Unveiled at the Sundance Film Festival in January, this Floria Sigismondi-directed clip won the Best Video trophy at the 2003 MTV Europe Awards (evidence alone that America has a long way to go--no offense, Missy). The video opens with the sullen faces of grade school children being inspected before rushing outside for recess. Donned in gas masks (a quaint new pop culture fixture in the wake of recent chemical warfare advances--see #2 above), the children play as if the scorched, red sky and falling ash are everyday occurrences (frighteningly, in Sigismondi's post-apocalyptic creation, they are). Because it was released just prior to the U.S.-led war on Iraq, the video has been criticized for being propagandistic, even manipulative--a symbolic dead white dove is seen rotting in the ash early on in the clip. In the end, though, the powerful "Untitled #1" (a.k.a. "Vaka"), from last year's ( ), adds another notch to Sigur Rós's impressive video belt and is easily Sigismondi's most evocative work to date.


 If the definition of "selling out" is changing your music to sell records, then Jewel has been guilty of the charge since her first album, a folk collection of coffeehouse recordings that were completely re-recorded for radio consideration. Jewel's fourth album, 0304, may have disappointed some of the singer's fans and confused much of the public, but the album presents one of the most startling--yet oddly fitting--transformations in pop history. In many ways, Jewel is simply fulfilling her destiny: she's become the pop tart her critics have accused her of being from the very start. But just one look at the cheeky music video for the hit "Intuition" and it's clear she's in on the joke. "Jewel's music sounds much better now that she's dancing!" reads a fake TRL crawl. What's more, if you're going to sell out, at least do it with an infectious pop song like "Intuition." She urges us to follow our hearts but then taunts, "Sell your sin/Just cash in." And that's exactly what Jewel did: you could hear the French accordion of "Intuition" in a commercial for a razor of the same name all year long. Ah, the sweet smell of contradiction.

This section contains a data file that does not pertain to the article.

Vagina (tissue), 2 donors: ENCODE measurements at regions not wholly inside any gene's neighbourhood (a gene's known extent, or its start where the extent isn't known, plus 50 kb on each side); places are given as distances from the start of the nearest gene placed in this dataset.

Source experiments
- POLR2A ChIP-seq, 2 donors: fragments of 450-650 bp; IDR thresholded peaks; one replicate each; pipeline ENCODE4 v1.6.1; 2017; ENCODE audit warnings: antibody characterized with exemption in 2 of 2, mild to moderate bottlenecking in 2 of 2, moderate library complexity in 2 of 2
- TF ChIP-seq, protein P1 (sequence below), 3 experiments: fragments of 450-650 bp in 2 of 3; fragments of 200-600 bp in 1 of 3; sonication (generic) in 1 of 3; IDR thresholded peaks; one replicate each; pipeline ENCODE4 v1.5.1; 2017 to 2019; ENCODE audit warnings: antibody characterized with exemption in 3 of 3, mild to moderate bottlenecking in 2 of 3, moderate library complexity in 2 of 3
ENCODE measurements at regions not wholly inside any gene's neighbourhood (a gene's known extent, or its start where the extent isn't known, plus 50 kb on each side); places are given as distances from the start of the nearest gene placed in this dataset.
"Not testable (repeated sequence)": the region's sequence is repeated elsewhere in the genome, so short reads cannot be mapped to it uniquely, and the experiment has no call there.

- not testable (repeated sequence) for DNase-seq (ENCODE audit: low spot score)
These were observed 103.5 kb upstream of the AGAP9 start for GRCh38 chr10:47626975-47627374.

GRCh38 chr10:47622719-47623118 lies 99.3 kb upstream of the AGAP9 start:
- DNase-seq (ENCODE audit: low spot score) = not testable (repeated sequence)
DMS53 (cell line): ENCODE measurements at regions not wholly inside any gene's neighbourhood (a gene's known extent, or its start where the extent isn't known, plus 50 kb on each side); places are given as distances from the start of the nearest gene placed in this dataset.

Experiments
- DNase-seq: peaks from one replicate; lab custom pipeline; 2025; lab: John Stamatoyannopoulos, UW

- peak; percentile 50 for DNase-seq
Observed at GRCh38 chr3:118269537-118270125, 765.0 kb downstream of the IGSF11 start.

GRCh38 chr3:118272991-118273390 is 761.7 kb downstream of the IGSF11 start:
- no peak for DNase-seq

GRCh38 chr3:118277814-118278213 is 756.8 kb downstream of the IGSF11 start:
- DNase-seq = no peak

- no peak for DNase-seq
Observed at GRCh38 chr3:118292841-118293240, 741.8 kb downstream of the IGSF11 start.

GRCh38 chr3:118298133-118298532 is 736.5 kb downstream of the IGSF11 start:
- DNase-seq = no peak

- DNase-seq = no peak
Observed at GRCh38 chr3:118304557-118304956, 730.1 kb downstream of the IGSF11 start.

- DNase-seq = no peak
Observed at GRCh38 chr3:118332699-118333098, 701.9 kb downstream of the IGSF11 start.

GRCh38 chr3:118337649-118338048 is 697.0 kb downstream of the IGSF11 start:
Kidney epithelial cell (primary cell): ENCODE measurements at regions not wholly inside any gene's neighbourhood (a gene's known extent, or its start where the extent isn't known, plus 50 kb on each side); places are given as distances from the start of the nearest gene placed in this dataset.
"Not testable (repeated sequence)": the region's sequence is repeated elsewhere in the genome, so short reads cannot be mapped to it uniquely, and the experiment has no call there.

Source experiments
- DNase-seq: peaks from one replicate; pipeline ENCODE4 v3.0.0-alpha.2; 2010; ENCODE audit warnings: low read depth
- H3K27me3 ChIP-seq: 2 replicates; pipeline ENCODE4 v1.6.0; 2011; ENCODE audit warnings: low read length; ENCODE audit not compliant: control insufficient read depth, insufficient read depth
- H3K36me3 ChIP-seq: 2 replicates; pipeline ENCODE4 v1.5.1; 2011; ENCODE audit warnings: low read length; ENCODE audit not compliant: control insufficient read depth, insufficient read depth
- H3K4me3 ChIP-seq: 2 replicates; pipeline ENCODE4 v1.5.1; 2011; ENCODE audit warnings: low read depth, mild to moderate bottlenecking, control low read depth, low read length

Though her second album wasn't even released in the U.S., Kelis scored an instant hit with "Milkshake," the lead single from her new album Tasty. Written and produced by The Neptunes, the kitschy, metaphor-heavy track (Kelis espouses the virtues of concocting the perfect blend of sweet and spicy) features the duo's standard minimalist beats, grinding bassline and a barely-there "la la la la la" pre-chorus. Kelis's pseudo-rap hook is downright irresistible: she knows she's got what brings the boys to the yard. Jake Nava's sexy video interpretation, set in an old-fashioned diner and featuring a cameo by Kelis's beau Nas as a short-order cook, is all freshly-baked buns and dancing waitresses with two cherries on top.


 And the award for best gunshot-wound-to-the-face slur goes to Eminem protégé 50 Cent, who owned the charts with “In Da Club,” the lead single from his debut album Get Rich Or Die Tryin’ (a fixture in the Top Ten of the albums chart all year long). Add to that his successful G-Unit side project and 50 Cent owned hip-hop in ‘03. Hey, 50: here’s hoping your son won’t outgrow his mini-bulletproof vest before you get a chance to cash that next royalty check.


 The electro-clash boom wasn't so much an explosion as it was--well, for lack of a classier metaphor--a fart, a burp, a blip on the landscape of popular music, and Fischerspooner's "Emerge" was its theme song. Okay, so that doesn't exactly sound very appealing, but when VH1 uses your song in their promo commercials you must be doing something right, right? Referencing 80s synth-pop, Eno-esque soundscapes and Giorgio Moroder basslines, "Emerge" is a sonic retro feast.


 The 1930s film noir-inspired clip for No Doubt's "It's My Life" finds Gwen Stefani doing her best impersonation of Madonna doing her best impression of Jean Harlow (whom Stefani portrays in the upcoming biopic The Aviator). In the video, Stefani plays a femme fatale who's on trial for killing off her three lovers one by one. Like "Don't Speak" before it, the David LaChapelle-directed clip could be a comment on Gwen's impending band-killing solo career. Culled from No Doubt's greatest hits collection (get it? Gwen plays a hit-woman), the band's cover of the 1984 Talk Talk hit is given some additional pop cult allusion thanks to a "Billie Jean"-style rhythm section.


 The smart and funky, highly stylized glitterball two-dimensionality of Cooler Kids' Punk Debuntante is undeniable (you may have already heard the lead single from the album, "All Around The World," in The Lizzie McGuire Movie). Cooler Kids' kitschy brand of dance music makes the standard pop of the past few years sound all the more insipid. Check it out if you like your dance-pop to come with a heart and a pulse.

Sal Cinquemani
© slant magazine, 2003.